Sunday, September 20, 2009

Honoring Jack

Jack and Helen Randall in 1955 - the year I was born!

Randy is a good man.

He's very much at the forefront of Marine Conservation in Fiji and his FLMMA, the Fiji Locally Managed Marine Area Network is well on its way to ensuring that 30% of Fiji's reefs are being protected.
But that's another story for another day.

The story here is that I had the pleasure of discovering that Randy has published the following moving laudatio of my friend Prof. Dr. John E. Randall, nicknamed Jack, in Fiji's lifestyle magazine Mai Life. Please click on the pictures to read it.

In brief, Jack is the world's most eminent Fish Taxonomist, full stop.
And this by a long long stretch! He has described more Fishes, authored more papers , groomed more authoritative Fish Taxonomists, published more Fish ID reference books and very generally, contributed more to Ichthyology than anyone alive. You would never suspect it as nobody could be more genuinely friendly, witty and modest: but Jack is truly larger than life (and I know he will hate me for having said this).
In fact, he has scoured the Oceans so thoroughly that some of his his disciples have resorted to go and explore the twilight zone in order to have a chance of running across something new!

Well, Jack has obviously the advantage of having been around forever, right from the very beginning of SCUBA and at a time when the Ocean was still largely pristine, unpolluted and teeming with life. Read this!
I had been given my long-john underwear when I was discharged from the army, so I dipped it in a wash basin of latex rubber, hung it up to dry, and may have had the first wet suit.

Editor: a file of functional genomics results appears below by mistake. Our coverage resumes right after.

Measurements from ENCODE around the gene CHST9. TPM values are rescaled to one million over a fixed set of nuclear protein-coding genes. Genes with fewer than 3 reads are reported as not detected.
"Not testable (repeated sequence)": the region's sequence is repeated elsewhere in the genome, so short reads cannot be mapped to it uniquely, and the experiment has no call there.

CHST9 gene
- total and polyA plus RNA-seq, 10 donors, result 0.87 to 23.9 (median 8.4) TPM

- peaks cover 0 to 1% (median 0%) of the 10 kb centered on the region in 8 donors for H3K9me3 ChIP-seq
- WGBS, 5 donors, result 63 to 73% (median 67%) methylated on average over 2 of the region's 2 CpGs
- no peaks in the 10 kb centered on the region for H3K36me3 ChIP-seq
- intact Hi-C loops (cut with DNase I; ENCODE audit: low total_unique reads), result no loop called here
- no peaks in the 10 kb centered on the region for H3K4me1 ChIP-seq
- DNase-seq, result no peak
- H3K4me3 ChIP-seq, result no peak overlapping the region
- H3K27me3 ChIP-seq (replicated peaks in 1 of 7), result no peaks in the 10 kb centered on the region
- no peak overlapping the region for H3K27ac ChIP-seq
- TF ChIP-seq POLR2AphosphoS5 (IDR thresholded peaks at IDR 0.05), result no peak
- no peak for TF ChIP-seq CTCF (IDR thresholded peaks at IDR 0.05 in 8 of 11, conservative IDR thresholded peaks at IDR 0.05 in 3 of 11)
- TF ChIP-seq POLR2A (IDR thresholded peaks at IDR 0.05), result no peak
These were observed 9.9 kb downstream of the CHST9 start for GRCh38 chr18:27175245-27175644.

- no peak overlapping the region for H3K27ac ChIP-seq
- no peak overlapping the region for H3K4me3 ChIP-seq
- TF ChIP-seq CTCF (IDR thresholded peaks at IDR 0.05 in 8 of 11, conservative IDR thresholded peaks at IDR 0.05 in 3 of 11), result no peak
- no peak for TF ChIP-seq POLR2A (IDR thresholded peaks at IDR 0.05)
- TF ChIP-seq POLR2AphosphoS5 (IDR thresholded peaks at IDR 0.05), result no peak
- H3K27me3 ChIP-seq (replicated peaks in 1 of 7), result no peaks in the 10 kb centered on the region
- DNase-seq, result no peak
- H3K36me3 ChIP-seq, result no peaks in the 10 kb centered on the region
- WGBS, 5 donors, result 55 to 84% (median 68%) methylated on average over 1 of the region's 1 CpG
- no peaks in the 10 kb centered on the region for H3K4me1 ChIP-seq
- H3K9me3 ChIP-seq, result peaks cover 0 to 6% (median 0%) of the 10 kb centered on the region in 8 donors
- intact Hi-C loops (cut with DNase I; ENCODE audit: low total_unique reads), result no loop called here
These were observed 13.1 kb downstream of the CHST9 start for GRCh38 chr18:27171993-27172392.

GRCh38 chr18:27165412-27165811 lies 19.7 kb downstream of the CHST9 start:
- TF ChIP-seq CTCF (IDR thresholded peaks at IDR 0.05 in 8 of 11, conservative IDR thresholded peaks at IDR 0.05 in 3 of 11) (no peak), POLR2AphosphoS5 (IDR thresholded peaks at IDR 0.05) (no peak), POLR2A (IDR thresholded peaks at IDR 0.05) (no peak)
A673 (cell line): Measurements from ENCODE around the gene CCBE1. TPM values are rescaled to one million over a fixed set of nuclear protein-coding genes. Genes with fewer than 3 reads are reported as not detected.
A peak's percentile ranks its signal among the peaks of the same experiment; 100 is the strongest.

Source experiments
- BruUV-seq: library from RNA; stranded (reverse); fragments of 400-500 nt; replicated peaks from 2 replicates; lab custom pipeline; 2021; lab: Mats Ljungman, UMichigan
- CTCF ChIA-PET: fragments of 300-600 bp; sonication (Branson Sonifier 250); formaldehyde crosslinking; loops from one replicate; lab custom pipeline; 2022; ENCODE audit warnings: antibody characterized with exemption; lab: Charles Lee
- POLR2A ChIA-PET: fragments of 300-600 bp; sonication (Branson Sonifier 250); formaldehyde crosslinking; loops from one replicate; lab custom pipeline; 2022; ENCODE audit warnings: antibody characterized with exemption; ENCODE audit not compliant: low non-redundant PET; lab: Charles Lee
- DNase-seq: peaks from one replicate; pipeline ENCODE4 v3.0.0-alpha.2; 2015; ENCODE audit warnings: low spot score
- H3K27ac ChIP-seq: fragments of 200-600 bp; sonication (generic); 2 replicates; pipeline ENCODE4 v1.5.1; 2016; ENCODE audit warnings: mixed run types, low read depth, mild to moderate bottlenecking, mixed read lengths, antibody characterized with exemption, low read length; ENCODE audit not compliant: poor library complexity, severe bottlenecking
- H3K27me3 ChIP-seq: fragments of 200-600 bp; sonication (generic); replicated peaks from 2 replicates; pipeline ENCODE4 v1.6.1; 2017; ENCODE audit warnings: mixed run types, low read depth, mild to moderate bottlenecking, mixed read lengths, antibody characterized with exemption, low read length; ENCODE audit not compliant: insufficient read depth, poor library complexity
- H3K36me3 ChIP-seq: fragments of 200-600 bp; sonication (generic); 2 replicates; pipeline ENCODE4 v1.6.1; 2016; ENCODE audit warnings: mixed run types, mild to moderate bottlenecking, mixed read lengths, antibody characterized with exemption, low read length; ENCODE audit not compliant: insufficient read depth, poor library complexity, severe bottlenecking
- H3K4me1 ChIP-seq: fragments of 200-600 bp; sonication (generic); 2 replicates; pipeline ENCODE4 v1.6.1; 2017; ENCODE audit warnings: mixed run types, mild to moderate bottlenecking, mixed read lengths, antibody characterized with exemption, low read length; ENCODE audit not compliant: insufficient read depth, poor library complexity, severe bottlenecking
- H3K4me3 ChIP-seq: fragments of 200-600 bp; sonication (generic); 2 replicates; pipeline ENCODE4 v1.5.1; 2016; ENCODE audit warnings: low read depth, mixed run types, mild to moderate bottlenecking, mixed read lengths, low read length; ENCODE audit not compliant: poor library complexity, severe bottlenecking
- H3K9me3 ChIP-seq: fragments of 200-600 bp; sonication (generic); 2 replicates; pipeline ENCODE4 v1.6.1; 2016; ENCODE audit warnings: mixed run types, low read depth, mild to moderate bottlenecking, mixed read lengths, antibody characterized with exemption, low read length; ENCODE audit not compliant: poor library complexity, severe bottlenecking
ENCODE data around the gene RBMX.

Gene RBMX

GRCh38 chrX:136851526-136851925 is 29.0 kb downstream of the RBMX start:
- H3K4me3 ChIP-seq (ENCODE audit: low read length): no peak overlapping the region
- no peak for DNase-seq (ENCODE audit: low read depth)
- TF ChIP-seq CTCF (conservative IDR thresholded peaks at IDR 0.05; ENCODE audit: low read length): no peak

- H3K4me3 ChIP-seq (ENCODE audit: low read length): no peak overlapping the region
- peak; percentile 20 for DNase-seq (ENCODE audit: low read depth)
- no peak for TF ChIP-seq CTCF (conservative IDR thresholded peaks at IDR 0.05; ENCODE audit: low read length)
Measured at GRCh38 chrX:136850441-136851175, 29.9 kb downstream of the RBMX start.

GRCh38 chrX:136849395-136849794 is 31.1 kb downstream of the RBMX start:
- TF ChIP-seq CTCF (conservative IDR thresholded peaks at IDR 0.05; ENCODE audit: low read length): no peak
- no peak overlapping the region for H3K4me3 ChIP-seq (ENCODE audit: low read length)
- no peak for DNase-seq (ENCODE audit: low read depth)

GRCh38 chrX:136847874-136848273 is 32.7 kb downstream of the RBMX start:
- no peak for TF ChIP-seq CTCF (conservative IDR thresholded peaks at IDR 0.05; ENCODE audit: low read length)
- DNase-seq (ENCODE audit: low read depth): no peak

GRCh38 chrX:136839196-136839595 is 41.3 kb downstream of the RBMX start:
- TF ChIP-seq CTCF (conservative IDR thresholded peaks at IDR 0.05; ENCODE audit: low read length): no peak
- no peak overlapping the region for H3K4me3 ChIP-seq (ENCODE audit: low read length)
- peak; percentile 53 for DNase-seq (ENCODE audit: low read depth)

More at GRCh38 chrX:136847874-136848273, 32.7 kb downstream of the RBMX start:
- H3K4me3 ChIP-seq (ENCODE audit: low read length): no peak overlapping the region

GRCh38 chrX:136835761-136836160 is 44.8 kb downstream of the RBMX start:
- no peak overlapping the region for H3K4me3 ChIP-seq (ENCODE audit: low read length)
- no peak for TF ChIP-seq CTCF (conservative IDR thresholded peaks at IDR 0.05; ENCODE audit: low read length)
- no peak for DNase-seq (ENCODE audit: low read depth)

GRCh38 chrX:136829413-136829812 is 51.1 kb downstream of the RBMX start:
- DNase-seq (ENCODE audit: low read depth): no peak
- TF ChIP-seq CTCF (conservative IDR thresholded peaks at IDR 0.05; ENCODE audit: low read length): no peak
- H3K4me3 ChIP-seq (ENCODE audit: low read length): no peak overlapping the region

The first swim fins in those early days of skin diving were shaped like frog feet, and the face masks were perfectly round with narrow hard rubber edges that one had to fit to one's face by careful cutting and sanding.
This was in 1948!

Jack has been with the Bishop Museum for over 40 years now and I sure hope that those guys will never forget the immense contribution he has made to their standing within the scientific community - and prima vista, they do.
Their website praises its Fish collection as follows: it
is dominated by the extensive collections of its most prominent ichthyologist, John E. ("Jack") Randall, who joined the Bishop Museum in 1965. Jack Randall has single-handedly established the Bishop Museum fish collection as arguably the best systematic research resource in the world for Indo-Pacific reef and shore fishes by his selective collecting for over 40 years and his prolific writings on fish systematics,

and Jack informs me that
the Museum’s fish collection compares favorably with other museums in the U.S. (except the USNM and the California Academy of Sciences, which has the combined collection of CAS and Stanford University). Bishop Museum has 2,875 lots of type specimens of fishes, of which 698 are primary types (holotypes, lectotypes, and neotypes).
The American Museum of Natural History in New York has 523 primary types of fishes; the Los Angeles County Museum of Natural History has 226, and the Scripps Institution of Oceanography 205.

Impressed? You better be!

Vinaka Randy, this was most timely and very kind!

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